Yes, you've seen a few photos of the Edina Theater. Every book about Edina history contains at least one photo of the iconic landmark shining from 50th and France. But you probably haven't seen this one.
At least, I hadn't come across the photo in my eight years as director. I "discovered" the tiny two-inch by three-inch photo, hidden away in its proper archival storage sleeve, when I was pulling another photo from the envelope. I say "discovered" because the snapshot was never lost; it just hasn't been published (as far as I can tell) since it was donated in 1996.
Arguably, there are better photos of the theater. When only one photo is used to illustrate a story, writers invariably pick one that shows the theater among the other businesses along 50th Street for context.
I will date myself and say this photo is the B-side of our theater's photographic record: good but not as commercially successful as the A-side.
I love the details in this little snapshot, like the original fancy marquee, and the movie title "Meet John Doe," which tells us this photo was probably taken in 1941. You can also see "AIR CONDITIONED" on the Brown Derby Cafe window (lower right) and "COOL" on the ticket window (lower left)....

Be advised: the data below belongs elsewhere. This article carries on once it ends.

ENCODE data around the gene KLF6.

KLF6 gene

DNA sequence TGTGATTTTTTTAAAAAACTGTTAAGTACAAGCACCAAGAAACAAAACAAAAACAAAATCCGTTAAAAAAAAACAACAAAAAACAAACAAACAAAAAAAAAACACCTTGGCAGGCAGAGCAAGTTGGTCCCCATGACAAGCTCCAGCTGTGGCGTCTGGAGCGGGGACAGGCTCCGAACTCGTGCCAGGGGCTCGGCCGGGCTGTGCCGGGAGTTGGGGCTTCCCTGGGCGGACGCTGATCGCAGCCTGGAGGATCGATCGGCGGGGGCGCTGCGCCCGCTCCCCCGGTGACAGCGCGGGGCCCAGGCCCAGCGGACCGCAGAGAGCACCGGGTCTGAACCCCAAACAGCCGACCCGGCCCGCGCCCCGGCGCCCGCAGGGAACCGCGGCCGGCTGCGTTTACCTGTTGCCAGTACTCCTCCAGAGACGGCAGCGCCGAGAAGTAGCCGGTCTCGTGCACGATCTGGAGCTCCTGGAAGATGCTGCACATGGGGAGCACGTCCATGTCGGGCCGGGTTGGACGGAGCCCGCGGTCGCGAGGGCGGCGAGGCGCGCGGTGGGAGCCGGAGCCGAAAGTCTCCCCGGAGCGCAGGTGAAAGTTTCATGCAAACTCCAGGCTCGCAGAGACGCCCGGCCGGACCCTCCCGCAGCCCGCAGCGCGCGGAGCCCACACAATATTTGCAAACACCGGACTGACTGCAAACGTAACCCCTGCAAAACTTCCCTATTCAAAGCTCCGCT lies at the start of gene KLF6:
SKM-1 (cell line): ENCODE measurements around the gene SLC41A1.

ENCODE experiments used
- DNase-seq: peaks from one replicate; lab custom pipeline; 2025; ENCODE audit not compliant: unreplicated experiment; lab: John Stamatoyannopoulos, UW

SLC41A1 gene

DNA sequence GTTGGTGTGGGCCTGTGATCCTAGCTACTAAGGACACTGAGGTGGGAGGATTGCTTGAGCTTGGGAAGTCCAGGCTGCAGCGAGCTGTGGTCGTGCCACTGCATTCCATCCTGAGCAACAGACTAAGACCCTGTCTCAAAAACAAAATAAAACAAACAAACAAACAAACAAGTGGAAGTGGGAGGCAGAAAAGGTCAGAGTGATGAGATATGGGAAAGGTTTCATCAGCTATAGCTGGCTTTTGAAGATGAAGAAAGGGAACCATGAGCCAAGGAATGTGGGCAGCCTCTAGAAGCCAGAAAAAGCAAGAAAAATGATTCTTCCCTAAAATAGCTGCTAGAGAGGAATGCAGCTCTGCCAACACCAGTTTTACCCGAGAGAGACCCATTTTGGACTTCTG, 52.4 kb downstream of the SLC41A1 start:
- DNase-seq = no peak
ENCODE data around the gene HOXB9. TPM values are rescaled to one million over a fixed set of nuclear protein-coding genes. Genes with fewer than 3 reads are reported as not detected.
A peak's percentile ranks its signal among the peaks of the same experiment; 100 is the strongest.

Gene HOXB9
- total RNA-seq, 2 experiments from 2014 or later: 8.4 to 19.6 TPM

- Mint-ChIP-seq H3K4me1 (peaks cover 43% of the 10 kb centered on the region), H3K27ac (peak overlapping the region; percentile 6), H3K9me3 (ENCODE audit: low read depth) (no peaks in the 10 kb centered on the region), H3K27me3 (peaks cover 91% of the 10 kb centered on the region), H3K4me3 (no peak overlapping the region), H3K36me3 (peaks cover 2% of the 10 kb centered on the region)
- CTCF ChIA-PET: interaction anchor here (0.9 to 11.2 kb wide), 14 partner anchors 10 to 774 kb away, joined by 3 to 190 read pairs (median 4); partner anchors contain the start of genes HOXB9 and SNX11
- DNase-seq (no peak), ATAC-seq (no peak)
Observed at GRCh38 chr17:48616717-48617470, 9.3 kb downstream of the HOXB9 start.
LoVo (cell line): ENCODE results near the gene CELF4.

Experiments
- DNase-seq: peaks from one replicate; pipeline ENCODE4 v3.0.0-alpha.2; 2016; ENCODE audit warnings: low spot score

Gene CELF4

You know, .just in case you missed the huge sign hanging front and center that proclaims, "IT'S COOL INSIDE."
Do the signs tell you that air conditioning might have been a big deal at the time? It was. The theater was one of the only, if not the first, places in town to offer a cool escape from the summer heat and the problems of the Depression and then World War II.
If I had any self-control whatsoever, I would wait to publish this post until the dog days of summer. But this fabulous picture has waited long enough to see the light of day, don't you think?
Many thanks to Bob Moore, who donated the photo from his grandfather Ben B. Moore's collection. Ben lived in the Country Club and was an active neighborhood and community booster and served on the Village Council. (If the name sounds familiar there's good reason. He donated home movie footage of St. Stephen's Church construction, mentioned here. He was also involved in the Minnehaha cascade project, described here.) His grandson Bob also is involved in Edina, serving on both the Heritage Preservation Board and the Edina Historical Society Board.
For more reading:
Search this blog:
Jennifer Adam is the Executive Director of the Edina Historical Society. She welcomes your contributions. Comment on a post or send an email (see below). Traditional mail, of course, can also be sent to:
Thank you, your message has been sent
Support this blog!
Help us bring you Edina history with this web site by becoming a member or donating today. Click on the link to our GiveMN.org site to make a donation with a credit card. The Edina Historical Society is a 501(c)3 nonprofit organization that depends on contributions to continue operation.